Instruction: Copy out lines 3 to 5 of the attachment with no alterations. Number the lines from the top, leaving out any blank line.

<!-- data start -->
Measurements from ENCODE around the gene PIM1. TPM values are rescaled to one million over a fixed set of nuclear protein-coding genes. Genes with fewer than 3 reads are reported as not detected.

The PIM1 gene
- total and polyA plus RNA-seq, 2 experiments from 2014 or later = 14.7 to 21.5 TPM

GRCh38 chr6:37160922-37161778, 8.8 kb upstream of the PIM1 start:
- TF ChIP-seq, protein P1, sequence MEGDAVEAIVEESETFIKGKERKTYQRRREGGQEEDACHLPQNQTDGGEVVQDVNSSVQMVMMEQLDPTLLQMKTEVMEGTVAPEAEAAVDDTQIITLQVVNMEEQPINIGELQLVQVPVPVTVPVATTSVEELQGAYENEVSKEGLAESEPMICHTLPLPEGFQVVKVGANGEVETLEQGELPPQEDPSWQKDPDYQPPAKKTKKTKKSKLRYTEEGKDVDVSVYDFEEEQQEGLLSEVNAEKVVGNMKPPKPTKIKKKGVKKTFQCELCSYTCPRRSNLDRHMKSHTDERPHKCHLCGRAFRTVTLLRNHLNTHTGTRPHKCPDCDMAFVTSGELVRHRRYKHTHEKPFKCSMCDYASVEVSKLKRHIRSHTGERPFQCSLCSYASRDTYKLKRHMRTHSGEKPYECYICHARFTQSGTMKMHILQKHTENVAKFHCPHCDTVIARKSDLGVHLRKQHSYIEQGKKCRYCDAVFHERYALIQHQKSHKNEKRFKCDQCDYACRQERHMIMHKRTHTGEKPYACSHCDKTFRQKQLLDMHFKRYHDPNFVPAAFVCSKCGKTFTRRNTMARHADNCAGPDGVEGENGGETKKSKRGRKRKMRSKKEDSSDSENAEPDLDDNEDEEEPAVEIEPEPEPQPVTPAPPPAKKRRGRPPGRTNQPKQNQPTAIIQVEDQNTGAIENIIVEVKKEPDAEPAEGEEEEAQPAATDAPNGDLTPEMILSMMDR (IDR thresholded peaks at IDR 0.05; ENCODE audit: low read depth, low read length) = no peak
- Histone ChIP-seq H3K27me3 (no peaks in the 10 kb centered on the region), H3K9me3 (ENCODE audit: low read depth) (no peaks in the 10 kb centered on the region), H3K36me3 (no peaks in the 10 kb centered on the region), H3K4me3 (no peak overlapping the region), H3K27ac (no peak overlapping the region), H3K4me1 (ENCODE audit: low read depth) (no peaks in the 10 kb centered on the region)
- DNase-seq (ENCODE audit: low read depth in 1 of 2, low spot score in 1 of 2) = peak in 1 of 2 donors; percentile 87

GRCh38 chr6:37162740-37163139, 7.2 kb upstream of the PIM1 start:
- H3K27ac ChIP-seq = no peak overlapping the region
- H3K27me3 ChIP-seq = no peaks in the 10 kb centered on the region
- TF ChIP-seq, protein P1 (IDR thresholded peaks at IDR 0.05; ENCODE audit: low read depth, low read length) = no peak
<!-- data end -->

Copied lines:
- total and polyA plus RNA-seq, 2 experiments from 2014 or later = 14.7 to 21.5 TPM

GRCh38 chr6:37160922-37161778, 8.8 kb upstream of the PIM1 start:
- TF ChIP-seq, protein P1, sequence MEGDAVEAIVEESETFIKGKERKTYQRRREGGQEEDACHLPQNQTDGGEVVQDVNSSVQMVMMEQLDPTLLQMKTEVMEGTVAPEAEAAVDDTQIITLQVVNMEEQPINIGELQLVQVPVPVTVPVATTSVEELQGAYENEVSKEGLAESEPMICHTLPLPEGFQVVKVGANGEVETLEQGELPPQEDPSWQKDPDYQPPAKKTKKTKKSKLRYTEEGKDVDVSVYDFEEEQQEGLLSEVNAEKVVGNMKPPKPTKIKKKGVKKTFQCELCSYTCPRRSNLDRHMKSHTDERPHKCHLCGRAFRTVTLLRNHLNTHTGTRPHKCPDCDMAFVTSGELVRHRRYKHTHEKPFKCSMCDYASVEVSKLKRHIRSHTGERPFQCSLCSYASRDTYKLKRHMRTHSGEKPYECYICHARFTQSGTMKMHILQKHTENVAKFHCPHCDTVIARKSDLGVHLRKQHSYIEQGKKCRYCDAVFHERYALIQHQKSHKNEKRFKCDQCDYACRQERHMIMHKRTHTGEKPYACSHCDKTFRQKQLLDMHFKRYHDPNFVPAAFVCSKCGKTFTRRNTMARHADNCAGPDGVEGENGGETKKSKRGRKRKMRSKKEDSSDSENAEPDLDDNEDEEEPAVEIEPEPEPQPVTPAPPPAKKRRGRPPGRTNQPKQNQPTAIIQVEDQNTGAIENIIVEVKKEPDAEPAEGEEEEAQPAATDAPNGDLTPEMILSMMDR (IDR thresholded peaks at IDR 0.05; ENCODE audit: low read depth, low read length) = no peak